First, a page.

The composition of the villus epithelium mainly results from the interaction of signaling pathways that are active in crypt stem and progenitor cells. The most studied examples are the Wingless-related MMTV integration site (Wnt) and Notch pathways. Inhibition of the Wnt signaling pathway induces a complete loss of crypt epithelial progenitors (Korinek et al., 1998; Pinto et al., 2003). Genetic and pharmacologic inhibition of the Notch pathway drives the cells toward a secretory fate, even though the Wnt cascade remains active (Fre et al., 2005; van Es et al., 2005b) and, accordingly, deletion of the Notch effector hairy/enhancer of split 1 (Hes1) results in the generation of excessive numbers of goblet, enteroendocrine, and Paneth cells (Jensen et al., 2000; Suzuki et al., 2005). Conversely, the basic-helix-loop-helix transcription factor encoded by the Atonal homologue 1 gene (Atoh1, also called Math1), which is repressed by the HES1 transcription factor, is required for a progenitor cell to adopt a secretory fate (Yang et al., 2001; Shroyer et al., 2007; van Es et al., 2010). It is often thought that a single Atoh1-dependent secretory progenitor exists for all three secretory cell types. However, some data instead point toward the existence of several bi-potential progenitors that can each produce either an enterocyte or a secretory cell belonging to the goblet, enteroendocrine, or Paneth cell type, a fate choice that likely relies on Notch signaling (Bjerknes and Cheng, 1999). In addition to ATOH1, a set of transcription factors determines the cell fate choice and differentiation toward goblet, Paneth, or enteroendocrine cell types. Neurogenin 3 (Neurog3, also called Ngn3) is essential for all intestinal enteroendocrine cells (Jenny et al., 2002; Mellitzer et al., 2010) and has been reported to be repressed by the growth factor-independent 1 (GFI1) transcription factor, which is normally expressed in both Paneth and goblet cells (Bjerknes and Cheng, 2010). Deletion of the Gfi1 gene, in turn, results in an increased enteroendocrine cell population at the expense of Paneth and goblet cells (Shroyer et al., 2005), likely due to cellular reprogramming of Paneth and goblet cells toward a Neurog3+ enteroendocrine cell phenotype (Bjerknes and Cheng, 2010). The Kruppel-like factor 4 (Klf4) and SAM pointed domain containing Ets transcription factor (Spdef) genes are required for terminal differentiation of goblet cells (Katz et al., 2002). Spdef is necessary for Paneth cell maturation (Gregorieff et al., 2009), and differentiation is shifted toward the goblet cell type, at the expense of the absorptive as well as Paneth and enteroendocrine cell types in the intestinal epithelium of transgenic animals overexpressing Spdef (Noah et al., 2010). Finally, the SRY-box containing gene 9 (Sox9) is essential for differentiation of Paneth cells (Bastide et al., 2007; Mori-Akiyama et al., 2007), and Wnt signaling through the Frizzled-5 receptor is required for their terminal maturation (van Es et al., 2005a).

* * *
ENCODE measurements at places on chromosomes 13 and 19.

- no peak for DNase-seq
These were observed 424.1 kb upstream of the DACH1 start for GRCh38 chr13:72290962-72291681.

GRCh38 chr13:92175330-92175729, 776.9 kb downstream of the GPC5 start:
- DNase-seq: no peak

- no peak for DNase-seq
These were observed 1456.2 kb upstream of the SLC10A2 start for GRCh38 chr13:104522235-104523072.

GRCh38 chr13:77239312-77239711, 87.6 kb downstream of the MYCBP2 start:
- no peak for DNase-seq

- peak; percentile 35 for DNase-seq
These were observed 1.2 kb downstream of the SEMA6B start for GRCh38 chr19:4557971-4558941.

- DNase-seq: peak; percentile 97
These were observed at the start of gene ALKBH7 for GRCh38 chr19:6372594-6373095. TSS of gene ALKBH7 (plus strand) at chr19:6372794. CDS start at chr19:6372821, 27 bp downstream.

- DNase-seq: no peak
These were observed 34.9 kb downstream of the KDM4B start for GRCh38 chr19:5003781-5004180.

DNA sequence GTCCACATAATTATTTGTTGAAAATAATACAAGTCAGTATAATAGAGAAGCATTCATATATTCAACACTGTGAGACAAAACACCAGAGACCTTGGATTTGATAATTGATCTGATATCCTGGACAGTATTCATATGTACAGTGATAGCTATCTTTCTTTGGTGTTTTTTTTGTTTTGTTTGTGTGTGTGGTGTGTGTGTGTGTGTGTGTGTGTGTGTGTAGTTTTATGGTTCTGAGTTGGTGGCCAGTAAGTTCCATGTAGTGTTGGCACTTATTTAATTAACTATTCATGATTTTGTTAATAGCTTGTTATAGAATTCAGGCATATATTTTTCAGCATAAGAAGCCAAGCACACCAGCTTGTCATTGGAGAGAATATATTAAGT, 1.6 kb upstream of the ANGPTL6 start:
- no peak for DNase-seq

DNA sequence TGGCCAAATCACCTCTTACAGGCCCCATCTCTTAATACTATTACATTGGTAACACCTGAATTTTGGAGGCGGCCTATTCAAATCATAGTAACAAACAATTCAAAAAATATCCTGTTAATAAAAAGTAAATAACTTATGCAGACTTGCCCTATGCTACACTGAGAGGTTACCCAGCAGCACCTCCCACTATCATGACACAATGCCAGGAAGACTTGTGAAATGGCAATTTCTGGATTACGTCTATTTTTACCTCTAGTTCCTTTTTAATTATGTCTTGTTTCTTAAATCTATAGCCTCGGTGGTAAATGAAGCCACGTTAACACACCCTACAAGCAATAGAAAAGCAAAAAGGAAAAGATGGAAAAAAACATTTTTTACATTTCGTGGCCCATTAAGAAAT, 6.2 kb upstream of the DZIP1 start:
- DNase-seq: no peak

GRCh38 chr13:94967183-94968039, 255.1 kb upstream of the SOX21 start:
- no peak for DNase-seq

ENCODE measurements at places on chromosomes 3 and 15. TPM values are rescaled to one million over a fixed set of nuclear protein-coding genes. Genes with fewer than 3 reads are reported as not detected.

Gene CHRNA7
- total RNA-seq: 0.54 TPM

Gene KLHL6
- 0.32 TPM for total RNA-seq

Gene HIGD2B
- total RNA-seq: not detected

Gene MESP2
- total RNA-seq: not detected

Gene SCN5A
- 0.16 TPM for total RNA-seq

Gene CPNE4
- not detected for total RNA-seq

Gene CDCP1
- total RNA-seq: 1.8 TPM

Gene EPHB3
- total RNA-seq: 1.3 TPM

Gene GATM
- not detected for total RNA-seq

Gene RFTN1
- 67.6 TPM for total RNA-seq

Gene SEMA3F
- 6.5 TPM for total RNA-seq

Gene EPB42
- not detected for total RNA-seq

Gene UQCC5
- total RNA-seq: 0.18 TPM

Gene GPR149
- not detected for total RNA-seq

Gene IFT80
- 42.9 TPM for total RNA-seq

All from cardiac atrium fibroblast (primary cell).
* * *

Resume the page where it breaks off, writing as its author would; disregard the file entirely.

The permanent turnover of the intestinal epithelium relies on the self-renewing capacity of stem cells. The Wnt target gene Leucine-rich repeat containing G protein–coupled receptor 5 (Lgr5) has been identified as a marker of crypt base columnar (CBC) cells (Barker et al., 2007). Genetic lineage-tracing experiments revealed that CBC cells are multipotent and self-renewing, thus representing genuine intestinal stem cells (Bjerknes and Cheng, 1999; Barker et al., 2007). In addition, cells located above the Paneth cell compartment (also known as the +4 position) and expressing the Bmi1 polycomb ring finger oncogene (Bmi1) have been reported to have features of stem cells (Sangiorgi and Capecchi, 2008). However, the presence of these cells is limited to the duodenum, and recent studies showed that Bmi1 expression is, at least partially, overlapping with Lgr5 expression (van der Flier et al., 2009). Both Lgr5+ and Bmi1+ cells are actively cycling, and the presence of a long-lived quiescent stem cell population in the intestinal epithelium is still a matter of debate. For instance, we have recently demonstrated that the solitary cells expressing the doublecortin-like kinase 1 protein (DCLK1, also called DCAMKL1), which have been considered as putative quiescent stem cells (Giannakis et al., 2006; May et al., 2008, 2009; Dekaney et al., 2009; Jin et al., 2009; Sureban et al., 2009), are bona fide tuft cells (Gerbe et al., 2009). Since their first identification in the rat trachea (Rhodin and Dalhamn, 1956) and mouse gastrointestinal tract (Jarvi and Keyrilainen, 1956), tuft cells (also known as brush cells) have been found in several endoderm-derived epithelia. These cells are characterized by long and blunt microvilli with prominent rootlets, and by a well-developed tubulovesicular system in the supranuclear cytoplasm (Sato, 2007). Several markers have been proposed for tuft cells, including villin, fimbrin (Höfer and Drenckhahn, 1992), neuronal nitric oxyde synthase (Kugler et al., 1994), α-gustducin (Höfer et al., 1996), Ulex europaeus lectin 1 (Gebhard and Gebert, 1999; Gebert et al., 2000), Cytokeratin 18 (Höfer and Drenckhahn, 1996), and the transient receptor potential cation channel, subfamily M, member 5 (TRPM5; Bezençon et al., 2007). However, due to their ubiquitous expression in the intestinal epithelium, villin and fimbrin are not very suitable markers of intestinal tuft cells (Höfer and Drenckhahn, 1996). Similarly, α-gustducin, Trpm5, and Ulex europaeus lectin 1 expression have also been reported in subtypes of enteroendocrine cells (Jang et al., 2007; Sutherland et al., 2007; Bezençon et al., 2008; Kokrashvili et al., 2009). Finally, the high neuronal nitric oxyde synthase expression reported for stomachal and pancreatic tuft cells (Kugler et al., 1994) is not a property of intestinal tuft cells (Sutherland et al., 2007), and the validity of Cytokeratin 18 as a marker for mouse intestinal tuft cells is controversial (Gebert et al., 2000). Thus, none of the above markers is strictly tuft cell specific and, more than 50 years after their initial discovery, functional studies of tuft cells are still nonexistent. Here, we report a marker signature that allows unambiguous identification of mouse and human tuft cells, both in the small and large intestines. We extend our previous study to demonstrate that DCLK1-expressing tuft cells are short lived, post-mitotic cells that are permanently generated from Lgr5-expressing stem cells. Furthermore, unlike what is commonly thought, we show that tuft cells do not belong to the enteroendocrine lineage, but rather constitute a distinct entity with transcription factor requirements for differentiation that differ from those of enterocytes, enteroendocrine, Paneth, and goblet cells.